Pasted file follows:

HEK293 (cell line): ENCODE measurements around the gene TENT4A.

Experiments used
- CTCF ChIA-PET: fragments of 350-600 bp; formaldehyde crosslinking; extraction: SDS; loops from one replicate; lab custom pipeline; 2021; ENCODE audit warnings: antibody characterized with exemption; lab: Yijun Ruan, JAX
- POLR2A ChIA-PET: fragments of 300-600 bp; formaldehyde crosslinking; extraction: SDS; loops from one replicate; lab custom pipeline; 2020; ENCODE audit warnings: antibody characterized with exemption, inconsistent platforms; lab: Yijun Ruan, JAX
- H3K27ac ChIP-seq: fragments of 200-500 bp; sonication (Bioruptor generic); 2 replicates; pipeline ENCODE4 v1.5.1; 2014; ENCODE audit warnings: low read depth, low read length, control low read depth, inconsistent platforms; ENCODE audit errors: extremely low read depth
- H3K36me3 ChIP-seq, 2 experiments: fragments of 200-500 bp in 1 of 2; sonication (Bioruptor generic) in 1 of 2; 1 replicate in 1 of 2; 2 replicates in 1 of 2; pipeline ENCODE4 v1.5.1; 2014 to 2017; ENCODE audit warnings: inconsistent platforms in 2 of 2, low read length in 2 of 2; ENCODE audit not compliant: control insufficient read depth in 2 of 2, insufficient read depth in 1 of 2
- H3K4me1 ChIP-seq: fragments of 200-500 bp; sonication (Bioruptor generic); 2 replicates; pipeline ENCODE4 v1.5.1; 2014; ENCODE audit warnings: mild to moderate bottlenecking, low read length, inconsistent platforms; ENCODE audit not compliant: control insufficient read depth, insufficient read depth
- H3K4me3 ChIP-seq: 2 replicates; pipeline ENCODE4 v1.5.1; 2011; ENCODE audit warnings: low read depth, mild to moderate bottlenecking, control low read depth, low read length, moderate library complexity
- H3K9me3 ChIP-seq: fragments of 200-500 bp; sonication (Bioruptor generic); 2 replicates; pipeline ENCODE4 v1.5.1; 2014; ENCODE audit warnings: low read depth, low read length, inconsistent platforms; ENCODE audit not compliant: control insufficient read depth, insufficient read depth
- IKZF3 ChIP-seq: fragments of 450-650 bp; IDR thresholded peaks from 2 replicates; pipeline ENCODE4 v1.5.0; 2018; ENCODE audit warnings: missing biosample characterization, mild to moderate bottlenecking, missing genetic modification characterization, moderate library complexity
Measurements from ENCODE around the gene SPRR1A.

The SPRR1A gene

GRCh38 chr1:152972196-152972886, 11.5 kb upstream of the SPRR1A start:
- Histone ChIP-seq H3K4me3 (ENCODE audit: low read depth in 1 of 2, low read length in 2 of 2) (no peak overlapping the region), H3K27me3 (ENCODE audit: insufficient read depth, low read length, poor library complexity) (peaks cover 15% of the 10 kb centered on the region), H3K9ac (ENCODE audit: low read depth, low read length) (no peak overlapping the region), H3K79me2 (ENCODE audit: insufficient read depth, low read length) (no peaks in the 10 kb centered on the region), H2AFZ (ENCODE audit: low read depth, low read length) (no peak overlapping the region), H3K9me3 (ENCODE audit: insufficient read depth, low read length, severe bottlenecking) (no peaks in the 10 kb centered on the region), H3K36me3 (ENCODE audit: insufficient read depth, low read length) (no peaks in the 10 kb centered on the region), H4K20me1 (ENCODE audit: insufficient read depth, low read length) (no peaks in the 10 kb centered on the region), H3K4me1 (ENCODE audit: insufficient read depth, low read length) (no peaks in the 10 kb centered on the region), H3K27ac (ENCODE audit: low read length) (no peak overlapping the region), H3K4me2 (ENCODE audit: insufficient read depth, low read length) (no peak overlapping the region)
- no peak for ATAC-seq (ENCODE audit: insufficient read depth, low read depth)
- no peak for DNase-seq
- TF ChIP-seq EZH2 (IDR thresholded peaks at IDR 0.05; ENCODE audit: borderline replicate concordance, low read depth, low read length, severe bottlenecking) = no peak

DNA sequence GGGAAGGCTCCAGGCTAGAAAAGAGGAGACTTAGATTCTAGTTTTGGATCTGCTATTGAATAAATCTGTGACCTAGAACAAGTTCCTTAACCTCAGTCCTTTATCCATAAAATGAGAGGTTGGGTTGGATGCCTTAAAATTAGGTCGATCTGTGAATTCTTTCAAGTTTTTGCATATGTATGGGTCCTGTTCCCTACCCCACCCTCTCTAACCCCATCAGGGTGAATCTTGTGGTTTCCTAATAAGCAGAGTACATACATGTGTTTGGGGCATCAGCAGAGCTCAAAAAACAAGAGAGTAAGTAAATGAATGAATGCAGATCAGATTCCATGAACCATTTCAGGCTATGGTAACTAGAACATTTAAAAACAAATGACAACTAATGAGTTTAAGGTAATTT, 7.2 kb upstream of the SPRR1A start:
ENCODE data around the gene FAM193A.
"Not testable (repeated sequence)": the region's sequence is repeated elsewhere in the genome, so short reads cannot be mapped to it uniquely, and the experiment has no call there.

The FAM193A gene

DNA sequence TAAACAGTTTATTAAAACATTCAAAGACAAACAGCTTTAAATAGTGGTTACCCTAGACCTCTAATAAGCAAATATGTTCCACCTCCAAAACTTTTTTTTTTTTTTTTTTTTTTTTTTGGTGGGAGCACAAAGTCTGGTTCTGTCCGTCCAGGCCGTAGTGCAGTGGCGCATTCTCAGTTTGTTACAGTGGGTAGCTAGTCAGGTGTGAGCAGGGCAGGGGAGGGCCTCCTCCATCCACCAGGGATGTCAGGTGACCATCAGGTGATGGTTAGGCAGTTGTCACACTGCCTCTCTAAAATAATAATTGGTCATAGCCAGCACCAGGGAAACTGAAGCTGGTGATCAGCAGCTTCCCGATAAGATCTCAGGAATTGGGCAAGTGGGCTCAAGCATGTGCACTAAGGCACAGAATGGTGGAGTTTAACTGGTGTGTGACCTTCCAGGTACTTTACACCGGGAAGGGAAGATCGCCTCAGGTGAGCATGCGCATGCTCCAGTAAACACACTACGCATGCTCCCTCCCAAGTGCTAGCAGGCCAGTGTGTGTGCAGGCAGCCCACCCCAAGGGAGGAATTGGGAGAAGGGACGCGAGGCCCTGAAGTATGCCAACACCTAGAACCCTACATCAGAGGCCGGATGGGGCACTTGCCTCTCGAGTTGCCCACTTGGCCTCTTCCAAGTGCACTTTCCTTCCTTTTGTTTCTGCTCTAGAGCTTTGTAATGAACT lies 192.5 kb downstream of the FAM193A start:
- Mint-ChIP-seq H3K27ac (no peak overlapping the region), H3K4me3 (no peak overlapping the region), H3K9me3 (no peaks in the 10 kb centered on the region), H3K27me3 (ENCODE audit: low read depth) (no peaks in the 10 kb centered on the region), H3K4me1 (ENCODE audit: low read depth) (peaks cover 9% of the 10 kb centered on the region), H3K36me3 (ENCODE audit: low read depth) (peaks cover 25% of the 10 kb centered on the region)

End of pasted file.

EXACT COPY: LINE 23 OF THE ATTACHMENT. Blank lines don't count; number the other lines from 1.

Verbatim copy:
- Mint-ChIP-seq H3K27ac (no peak overlapping the region), H3K4me3 (no peak overlapping the region), H3K9me3 (no peaks in the 10 kb centered on the region), H3K27me3 (ENCODE audit: low read depth) (no peaks in the 10 kb centered on the region), H3K4me1 (ENCODE audit: low read depth) (peaks cover 9% of the 10 kb centered on the region), H3K36me3 (ENCODE audit: low read depth) (peaks cover 25% of the 10 kb centered on the region)